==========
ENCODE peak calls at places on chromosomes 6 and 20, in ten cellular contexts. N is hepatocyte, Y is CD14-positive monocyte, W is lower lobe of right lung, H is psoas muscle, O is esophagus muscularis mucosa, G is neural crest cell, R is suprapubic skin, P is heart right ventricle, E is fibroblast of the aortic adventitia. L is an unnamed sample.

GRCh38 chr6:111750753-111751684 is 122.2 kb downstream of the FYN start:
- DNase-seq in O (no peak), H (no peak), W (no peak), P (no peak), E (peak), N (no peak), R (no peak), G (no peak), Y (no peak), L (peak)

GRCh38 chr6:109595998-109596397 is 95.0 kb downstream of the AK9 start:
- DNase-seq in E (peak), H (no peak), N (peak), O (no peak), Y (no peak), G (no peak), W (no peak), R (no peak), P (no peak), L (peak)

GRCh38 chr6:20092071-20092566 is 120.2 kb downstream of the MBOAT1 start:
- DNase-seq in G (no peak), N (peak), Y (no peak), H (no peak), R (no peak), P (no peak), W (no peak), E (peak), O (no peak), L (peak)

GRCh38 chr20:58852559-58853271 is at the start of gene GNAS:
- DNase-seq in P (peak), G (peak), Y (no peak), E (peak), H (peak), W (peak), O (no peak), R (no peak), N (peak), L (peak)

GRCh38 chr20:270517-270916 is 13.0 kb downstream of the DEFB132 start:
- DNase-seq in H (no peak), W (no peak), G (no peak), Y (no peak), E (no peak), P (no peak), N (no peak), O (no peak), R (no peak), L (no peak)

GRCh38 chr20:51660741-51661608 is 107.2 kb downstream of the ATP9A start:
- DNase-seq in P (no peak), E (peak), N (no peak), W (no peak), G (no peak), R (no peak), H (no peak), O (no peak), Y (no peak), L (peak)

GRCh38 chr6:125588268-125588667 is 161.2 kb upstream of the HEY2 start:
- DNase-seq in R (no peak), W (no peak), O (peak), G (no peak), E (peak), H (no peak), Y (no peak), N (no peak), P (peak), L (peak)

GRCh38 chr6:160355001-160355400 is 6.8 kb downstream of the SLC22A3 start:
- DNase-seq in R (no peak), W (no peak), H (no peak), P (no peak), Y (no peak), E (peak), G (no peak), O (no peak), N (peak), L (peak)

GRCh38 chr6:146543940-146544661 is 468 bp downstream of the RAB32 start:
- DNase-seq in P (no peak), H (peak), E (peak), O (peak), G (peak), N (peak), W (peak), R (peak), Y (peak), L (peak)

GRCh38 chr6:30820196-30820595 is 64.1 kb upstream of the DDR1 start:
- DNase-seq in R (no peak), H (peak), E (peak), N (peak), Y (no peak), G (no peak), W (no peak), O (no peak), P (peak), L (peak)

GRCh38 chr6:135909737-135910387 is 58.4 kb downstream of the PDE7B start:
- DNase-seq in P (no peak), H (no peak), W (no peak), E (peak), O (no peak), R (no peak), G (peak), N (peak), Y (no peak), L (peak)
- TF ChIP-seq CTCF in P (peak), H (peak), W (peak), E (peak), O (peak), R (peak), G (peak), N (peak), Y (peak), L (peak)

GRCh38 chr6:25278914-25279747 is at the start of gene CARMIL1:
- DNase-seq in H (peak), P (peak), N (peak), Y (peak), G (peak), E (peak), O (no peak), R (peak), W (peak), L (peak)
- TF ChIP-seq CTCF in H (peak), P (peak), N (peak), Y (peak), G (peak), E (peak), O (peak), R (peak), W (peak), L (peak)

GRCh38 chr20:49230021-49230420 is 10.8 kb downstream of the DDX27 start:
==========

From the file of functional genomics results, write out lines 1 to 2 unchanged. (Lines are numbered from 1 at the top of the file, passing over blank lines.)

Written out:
ENCODE peak calls at places on chromosomes 6 and 20, in ten cellular contexts. N is hepatocyte, Y is CD14-positive monocyte, W is lower lobe of right lung, H is psoas muscle, O is esophagus muscularis mucosa, G is neural crest cell, R is suprapubic skin, P is heart right ventricle, E is fibroblast of the aortic adventitia. L is an unnamed sample.

GRCh38 chr6:111750753-111751684 is 122.2 kb downstream of the FYN start: